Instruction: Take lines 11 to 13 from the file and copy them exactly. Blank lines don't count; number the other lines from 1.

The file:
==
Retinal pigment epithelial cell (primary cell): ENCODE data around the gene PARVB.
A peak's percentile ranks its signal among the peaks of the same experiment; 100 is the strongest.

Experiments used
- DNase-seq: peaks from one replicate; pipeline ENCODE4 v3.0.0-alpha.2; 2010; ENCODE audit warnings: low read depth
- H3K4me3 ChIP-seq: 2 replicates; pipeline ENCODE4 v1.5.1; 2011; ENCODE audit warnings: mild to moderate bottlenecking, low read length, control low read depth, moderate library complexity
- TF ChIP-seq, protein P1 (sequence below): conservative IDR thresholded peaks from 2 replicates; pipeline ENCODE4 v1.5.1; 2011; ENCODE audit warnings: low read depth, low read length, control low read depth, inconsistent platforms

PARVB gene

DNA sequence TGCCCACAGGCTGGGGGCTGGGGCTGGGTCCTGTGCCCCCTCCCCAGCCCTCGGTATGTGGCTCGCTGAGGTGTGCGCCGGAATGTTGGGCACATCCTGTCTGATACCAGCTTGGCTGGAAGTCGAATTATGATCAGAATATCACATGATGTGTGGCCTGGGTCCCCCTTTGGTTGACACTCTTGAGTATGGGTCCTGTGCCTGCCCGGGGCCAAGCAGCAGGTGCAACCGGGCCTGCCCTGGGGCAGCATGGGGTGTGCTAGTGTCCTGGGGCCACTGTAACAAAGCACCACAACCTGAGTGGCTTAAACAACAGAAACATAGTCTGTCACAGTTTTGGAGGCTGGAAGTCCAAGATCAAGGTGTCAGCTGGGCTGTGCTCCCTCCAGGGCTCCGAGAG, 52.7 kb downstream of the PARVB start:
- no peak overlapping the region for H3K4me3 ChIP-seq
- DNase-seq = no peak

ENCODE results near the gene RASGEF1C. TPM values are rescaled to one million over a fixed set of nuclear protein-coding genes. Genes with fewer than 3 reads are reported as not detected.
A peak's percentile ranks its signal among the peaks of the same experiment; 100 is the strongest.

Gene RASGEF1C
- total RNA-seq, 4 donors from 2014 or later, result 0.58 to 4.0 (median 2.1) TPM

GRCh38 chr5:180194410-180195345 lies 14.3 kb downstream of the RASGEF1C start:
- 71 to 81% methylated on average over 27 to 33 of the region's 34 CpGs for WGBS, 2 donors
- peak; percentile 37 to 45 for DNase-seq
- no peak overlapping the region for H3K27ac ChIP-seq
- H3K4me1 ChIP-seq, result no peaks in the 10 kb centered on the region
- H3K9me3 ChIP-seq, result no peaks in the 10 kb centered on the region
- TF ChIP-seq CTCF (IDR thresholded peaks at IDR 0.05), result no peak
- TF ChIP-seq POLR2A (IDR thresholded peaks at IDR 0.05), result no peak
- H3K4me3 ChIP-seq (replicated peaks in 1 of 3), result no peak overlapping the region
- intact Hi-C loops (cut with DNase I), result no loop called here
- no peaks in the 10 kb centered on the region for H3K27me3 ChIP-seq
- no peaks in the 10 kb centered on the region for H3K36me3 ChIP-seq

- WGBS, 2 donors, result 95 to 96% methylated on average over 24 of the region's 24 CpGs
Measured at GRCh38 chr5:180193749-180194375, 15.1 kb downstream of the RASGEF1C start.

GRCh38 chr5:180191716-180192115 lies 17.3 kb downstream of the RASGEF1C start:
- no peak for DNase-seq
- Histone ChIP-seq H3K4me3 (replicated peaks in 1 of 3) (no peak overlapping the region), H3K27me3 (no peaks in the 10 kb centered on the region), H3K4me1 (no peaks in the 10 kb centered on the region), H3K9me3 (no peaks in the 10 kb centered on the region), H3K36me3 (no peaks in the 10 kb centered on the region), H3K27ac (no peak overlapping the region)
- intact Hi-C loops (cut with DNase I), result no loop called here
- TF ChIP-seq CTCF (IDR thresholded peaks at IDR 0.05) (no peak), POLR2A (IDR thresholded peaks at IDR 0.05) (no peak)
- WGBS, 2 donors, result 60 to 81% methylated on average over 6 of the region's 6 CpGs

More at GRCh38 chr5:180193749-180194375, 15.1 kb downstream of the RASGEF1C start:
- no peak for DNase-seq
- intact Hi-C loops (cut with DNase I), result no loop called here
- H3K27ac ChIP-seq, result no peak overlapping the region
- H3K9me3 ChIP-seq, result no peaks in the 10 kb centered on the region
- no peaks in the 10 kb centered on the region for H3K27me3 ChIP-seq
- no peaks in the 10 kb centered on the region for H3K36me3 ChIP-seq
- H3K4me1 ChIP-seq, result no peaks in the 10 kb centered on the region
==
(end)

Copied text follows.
ENCODE results near the gene RASGEF1C. TPM values are rescaled to one million over a fixed set of nuclear protein-coding genes. Genes with fewer than 3 reads are reported as not detected.
A peak's percentile ranks its signal among the peaks of the same experiment; 100 is the strongest.

Gene RASGEF1C